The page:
Not all employers are enamoured of fixed-term contracts.
It's generally accepted that - for many - the era of lifetime employment is at an end; that in future they must be prepared for serial employment, and possibly for serial careers. Indeed there is statistical evidence of a wildfire spread of fixed-term contracts, which suggests that the future is already here. This summer a survey of 79 companies by career consultants Sanders & Sidney found that over 70% had engaged staff on fixed-term contracts within the past year. One job in five offered by these companies is now on a fixed-term basis. The consultants also discovered that most job-seekers accept fixed-term employment with 'considerable reluctance'. While this finding will surprise no one, it could have serious implications for morale, commitment and everything that goes under the heading of corporate culture.
For employers, the great attraction of fixed-term employment, and the main reason why they expect the present apparently explosive growth to continue, is flexibility. And that can be good for employees as well. Mary Chapman, chief executive of Investors in People UK maintains that fixed-term contracts are of benefit to both parties.
Others accept that the advantages are not always perceived as evenly balanced.
For The Industrial Society, spokesman Stefan Stern, says that, 'We need to invest the word "flexible" with its full merited meaning ... It should be a two-way relationship.'
Veronica Hope Hailey, a lecturer in strategic human resource management at Cranfield University, accepts that fixed-term contracts are a cause of anxiety among employees but considers that this is only a stage in a transition curve: 'The next stage may see them beginning to reengineer their lifestyles to suit the changed environment.' Besides, she argues: 'There's no reason why employers should not incorporate all the normal benefits of employment (including training) into fixed-term contracts'.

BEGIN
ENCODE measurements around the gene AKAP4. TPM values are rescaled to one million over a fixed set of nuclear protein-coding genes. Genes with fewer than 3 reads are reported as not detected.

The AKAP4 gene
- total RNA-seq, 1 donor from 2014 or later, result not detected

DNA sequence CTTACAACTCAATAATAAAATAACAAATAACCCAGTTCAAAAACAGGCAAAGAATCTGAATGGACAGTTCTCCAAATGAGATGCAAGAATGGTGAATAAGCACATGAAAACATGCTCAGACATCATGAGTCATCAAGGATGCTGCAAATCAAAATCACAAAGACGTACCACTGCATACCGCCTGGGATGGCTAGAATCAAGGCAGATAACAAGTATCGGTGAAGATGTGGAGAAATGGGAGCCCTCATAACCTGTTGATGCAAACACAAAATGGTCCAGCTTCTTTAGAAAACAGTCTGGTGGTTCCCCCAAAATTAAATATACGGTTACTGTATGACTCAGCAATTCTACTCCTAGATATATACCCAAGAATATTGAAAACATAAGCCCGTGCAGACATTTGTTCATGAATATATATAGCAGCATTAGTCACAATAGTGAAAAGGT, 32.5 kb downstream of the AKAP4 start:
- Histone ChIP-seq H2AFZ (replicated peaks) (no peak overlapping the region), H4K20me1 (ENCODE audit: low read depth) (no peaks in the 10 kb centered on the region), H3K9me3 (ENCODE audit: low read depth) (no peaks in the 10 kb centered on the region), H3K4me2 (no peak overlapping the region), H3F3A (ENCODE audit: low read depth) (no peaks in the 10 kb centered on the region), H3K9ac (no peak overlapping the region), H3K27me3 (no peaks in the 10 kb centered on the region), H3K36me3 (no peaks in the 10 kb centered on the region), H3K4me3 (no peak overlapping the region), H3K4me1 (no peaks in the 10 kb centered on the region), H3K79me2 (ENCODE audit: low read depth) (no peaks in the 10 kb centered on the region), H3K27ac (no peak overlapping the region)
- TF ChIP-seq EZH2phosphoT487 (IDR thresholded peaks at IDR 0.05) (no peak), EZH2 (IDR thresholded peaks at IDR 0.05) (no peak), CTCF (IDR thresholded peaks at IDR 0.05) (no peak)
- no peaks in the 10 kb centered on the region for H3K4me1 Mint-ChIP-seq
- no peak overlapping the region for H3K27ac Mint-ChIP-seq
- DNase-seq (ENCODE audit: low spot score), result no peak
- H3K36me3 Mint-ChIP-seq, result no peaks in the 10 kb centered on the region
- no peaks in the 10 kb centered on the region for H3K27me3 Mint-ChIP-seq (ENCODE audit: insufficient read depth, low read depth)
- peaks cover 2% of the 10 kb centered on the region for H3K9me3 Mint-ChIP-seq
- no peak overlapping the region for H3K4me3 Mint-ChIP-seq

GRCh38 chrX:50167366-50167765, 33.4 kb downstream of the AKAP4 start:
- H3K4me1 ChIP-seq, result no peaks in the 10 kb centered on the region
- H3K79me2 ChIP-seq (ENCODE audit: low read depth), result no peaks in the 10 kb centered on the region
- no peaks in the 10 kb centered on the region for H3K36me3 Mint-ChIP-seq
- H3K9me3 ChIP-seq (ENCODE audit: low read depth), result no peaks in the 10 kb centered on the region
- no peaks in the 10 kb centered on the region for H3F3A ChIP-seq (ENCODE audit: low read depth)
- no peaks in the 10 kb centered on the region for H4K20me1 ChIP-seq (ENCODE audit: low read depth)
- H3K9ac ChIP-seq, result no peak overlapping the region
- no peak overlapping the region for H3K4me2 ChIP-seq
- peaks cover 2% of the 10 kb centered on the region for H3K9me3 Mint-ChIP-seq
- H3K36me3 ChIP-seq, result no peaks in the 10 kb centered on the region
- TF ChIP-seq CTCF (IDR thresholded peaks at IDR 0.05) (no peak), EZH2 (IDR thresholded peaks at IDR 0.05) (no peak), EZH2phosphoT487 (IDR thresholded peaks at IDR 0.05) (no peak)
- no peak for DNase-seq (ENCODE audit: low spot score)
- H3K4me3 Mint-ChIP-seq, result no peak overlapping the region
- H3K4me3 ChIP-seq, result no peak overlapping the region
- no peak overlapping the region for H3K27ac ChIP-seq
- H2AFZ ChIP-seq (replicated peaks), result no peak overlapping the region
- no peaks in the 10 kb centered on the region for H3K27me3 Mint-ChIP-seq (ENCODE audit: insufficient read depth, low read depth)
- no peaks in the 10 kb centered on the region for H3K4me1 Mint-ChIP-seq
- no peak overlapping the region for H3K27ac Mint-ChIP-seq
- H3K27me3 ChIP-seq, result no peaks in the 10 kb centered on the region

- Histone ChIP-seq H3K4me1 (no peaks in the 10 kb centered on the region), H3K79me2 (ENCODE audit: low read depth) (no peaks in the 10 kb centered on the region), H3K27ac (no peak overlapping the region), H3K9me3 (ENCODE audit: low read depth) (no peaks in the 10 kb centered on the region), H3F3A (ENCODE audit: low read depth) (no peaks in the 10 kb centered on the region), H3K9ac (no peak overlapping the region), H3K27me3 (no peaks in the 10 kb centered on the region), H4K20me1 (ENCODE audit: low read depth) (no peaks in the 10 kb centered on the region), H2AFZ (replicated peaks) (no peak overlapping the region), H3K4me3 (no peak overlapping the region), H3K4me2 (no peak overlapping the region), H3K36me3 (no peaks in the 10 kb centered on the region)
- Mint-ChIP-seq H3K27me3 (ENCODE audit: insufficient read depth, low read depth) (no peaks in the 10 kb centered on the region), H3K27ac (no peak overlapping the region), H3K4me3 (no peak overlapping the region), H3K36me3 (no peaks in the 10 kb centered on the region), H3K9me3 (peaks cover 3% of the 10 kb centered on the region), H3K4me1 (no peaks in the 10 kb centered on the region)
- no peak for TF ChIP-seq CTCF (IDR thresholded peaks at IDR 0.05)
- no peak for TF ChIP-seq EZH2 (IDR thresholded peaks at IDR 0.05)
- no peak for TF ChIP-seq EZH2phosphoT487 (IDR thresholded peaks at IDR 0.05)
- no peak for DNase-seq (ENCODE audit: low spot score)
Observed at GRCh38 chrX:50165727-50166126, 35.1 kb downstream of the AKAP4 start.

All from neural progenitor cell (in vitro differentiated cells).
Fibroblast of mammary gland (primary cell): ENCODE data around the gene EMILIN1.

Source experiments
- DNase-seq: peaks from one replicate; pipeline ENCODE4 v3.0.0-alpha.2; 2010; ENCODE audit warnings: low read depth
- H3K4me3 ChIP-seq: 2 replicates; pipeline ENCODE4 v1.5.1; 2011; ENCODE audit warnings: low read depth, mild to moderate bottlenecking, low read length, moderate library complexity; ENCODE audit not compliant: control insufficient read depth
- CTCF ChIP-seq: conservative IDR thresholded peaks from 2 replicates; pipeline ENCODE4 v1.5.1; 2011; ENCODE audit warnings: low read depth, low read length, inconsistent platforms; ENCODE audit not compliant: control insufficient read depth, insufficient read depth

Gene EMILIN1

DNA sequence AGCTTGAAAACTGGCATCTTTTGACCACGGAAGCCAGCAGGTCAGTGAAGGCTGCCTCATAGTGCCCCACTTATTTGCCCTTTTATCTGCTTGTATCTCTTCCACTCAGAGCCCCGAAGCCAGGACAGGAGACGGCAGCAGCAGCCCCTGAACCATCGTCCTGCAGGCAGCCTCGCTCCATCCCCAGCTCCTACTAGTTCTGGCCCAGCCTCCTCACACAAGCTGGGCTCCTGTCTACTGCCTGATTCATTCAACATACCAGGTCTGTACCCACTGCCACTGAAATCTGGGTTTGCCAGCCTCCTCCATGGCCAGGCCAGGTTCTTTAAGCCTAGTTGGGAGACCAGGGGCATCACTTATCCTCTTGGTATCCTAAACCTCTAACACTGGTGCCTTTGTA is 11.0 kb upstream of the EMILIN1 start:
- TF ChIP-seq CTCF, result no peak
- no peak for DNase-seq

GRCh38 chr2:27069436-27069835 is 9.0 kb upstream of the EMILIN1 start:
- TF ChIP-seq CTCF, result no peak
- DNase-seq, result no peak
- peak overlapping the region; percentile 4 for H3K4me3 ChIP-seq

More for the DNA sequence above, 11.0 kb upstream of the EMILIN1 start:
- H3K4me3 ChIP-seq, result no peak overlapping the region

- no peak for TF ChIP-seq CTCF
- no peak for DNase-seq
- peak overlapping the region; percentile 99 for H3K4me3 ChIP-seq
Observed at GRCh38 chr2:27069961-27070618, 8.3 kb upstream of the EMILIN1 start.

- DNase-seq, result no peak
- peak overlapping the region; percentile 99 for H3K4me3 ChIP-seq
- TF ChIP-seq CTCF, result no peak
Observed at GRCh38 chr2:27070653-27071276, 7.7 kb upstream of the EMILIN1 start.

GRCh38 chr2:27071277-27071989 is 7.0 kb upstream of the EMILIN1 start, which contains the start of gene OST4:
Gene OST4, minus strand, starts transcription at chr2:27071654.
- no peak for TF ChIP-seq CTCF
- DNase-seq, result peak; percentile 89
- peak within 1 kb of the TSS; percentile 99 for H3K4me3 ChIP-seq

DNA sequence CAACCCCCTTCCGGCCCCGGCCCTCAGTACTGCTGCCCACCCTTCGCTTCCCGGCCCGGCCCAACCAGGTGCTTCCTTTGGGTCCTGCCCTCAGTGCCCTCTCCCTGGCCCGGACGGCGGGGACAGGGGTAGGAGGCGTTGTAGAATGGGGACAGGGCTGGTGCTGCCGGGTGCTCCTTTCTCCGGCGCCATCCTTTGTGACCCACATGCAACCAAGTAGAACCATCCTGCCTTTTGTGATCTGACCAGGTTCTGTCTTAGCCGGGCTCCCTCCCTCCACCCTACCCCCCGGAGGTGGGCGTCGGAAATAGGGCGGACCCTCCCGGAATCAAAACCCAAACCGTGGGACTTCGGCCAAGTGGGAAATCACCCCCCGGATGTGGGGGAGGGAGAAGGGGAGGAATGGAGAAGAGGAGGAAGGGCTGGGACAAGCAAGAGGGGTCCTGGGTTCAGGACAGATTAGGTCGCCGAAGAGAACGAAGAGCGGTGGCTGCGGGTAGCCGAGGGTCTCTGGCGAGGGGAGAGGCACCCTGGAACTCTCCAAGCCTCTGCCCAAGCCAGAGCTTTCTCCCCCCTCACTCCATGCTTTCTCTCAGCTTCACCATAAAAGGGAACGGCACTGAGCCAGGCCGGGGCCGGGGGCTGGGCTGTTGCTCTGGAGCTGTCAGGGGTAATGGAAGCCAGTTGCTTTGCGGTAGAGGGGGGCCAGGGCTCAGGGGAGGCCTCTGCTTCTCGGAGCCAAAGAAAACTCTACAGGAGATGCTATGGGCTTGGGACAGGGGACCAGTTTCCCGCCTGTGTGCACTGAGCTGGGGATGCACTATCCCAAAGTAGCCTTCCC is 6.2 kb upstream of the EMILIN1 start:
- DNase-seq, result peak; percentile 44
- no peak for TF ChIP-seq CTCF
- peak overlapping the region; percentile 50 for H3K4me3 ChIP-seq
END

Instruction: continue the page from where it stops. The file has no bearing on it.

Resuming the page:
The 230-odd past and present job applicants who, in addition, took part in the Sanders & Sidney study were in no doubt about where the benefit lay at present: 93% said employers had most to gain. Most candidates worried about the difficulty of getting mortgages and pensions. Large majorities also thought fixed-term contracts undermined morale and team-building, although they personally would work hard in the hope of being offered a permanent job - a vain hope mostly, since the employers only intended a stop-gap arrangement.
But in what sort of jobs, and in which industries, is the shift to fixed term most marked? 'It affects people at all levels, in every walk of life,' says Sally Davis, in charge of marketing at Sanders & Sidney. The consultants had found such positions as head of HR, and medical officer, offered on a fixed-term basis. The range of industries is similarly wide, although Davis singles out IT for special mention. Approximately 15% of staff at Allied Dunbar are temporary - 'mainly in IT,' says Kevin Gould, the company's recruitment director. However, Gould expects 'the fringe' to grow and Allied Dunbar is about 'to start looking at interim management', too, as a hedge against downsizing.
IT specialists are always in demand and so may be among those least at risk from fixed-term work. However, Geoff Armstrong, director general of the Institute of Personnel and Development, warns against 'casualisation'.
'You can't enforce a smile, you can't enforce commitment,' he says. 'Organisations have taken this too far.' Although there are signs that pensions and mortgage providers are becoming more flexible, it is towards the lower end of the scale that anxiety is often most acute.
But not all employers are keen on fixed-term contracts. Many high-street shops take on extra staff pre-Christmas, but there's little sign of temporary work extending to other periods. 'If anything, it's going the other way,' says Peter Cox, personnel director at Dixons. 'We try to offer full-time employment; we feel it's to our advantage in the long term,' says Jean Haines, personnel controller at Bentalls, the department store. It's the same story from Marks & Spencer to Debenhams.